Just before the Christmas recess, after 10 years of discussions, four years of legislative wrangling, and one last month of heated horse trading, House and Senate conferees finally reached a compromise agreement on the Telecommunications Reform Bill.
The massive overhaul of the nation's 60-year-old communications law is designed to bring the oversight and regulation of the country's phones, televisions, and radios into the digital age. By doing away with many regulatory barriers, it's expected to unleash a wave of competition that will give Americans a vast array of choices that could make the confusion after the breakup of AT&T look like a walk in the park. But out of the chaos, advocates claim, Americans will eventually pay lower prices and have a whole new communications and entertainment world at their fingertips.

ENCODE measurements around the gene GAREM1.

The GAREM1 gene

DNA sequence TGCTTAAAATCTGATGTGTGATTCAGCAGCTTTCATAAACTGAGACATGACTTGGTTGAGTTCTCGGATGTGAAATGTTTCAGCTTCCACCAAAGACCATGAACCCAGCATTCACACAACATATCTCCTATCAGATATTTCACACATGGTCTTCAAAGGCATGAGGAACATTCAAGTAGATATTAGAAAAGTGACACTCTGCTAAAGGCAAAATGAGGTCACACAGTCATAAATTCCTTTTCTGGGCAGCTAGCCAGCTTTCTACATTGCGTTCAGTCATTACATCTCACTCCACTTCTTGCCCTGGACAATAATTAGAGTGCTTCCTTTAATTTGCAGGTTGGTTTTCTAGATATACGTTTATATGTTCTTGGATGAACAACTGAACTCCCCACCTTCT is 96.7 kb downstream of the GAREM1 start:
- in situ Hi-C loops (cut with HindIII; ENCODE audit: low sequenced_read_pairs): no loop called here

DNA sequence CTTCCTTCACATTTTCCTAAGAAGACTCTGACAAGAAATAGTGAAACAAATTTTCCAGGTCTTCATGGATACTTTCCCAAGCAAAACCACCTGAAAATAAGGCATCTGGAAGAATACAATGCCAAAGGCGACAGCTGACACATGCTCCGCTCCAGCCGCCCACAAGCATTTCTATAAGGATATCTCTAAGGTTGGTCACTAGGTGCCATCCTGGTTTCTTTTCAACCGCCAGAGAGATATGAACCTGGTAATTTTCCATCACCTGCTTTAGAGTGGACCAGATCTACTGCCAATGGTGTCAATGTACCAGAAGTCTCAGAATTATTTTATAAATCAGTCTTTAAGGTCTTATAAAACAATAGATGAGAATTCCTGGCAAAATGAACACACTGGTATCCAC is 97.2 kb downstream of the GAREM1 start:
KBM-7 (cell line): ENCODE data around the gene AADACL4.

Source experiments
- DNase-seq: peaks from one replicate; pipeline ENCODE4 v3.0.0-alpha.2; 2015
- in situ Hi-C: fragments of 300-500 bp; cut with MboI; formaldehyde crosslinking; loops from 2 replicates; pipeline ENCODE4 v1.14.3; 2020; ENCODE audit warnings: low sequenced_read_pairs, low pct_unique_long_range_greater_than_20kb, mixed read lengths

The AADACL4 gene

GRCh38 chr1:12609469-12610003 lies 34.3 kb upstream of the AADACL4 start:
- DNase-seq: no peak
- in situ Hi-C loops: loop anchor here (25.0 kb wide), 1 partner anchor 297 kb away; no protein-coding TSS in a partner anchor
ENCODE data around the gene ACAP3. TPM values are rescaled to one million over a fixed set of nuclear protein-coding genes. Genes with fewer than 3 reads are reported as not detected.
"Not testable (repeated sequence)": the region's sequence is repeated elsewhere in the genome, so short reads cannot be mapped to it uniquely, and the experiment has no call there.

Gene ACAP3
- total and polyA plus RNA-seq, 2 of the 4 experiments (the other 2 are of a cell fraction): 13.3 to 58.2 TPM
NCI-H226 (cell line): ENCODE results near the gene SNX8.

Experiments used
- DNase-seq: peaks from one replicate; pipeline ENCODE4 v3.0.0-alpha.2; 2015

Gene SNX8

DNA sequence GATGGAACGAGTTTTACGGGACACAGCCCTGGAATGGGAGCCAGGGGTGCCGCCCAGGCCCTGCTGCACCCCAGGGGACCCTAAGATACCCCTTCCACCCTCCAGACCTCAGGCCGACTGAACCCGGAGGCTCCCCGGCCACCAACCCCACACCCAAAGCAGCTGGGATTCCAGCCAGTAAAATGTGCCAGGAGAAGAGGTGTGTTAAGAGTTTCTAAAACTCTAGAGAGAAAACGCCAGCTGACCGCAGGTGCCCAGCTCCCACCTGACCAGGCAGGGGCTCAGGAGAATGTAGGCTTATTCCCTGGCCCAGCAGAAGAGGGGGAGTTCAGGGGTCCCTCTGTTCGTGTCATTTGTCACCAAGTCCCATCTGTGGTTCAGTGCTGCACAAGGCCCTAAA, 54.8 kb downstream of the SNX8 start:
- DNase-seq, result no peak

The compromise left just about everyone a little grumpy, since no one got exactly what he wanted. But most industry lobbyists and consumer advocates were satisfied enough to sign on.
Then, what to many seemed like shot out of the blue, Sen. Bob Dole (R) of Kansas announced his concerns about the broadcast spectrum.
Few in Washington want to speculate on the outcome of Senator Dole's demand. But many worry it could unravel the compromise and, at the very least, delay the reform bill yet another year.
"If we only knew what [Dole] really wanted, we'd feel much better," said one phone-company lobbyist.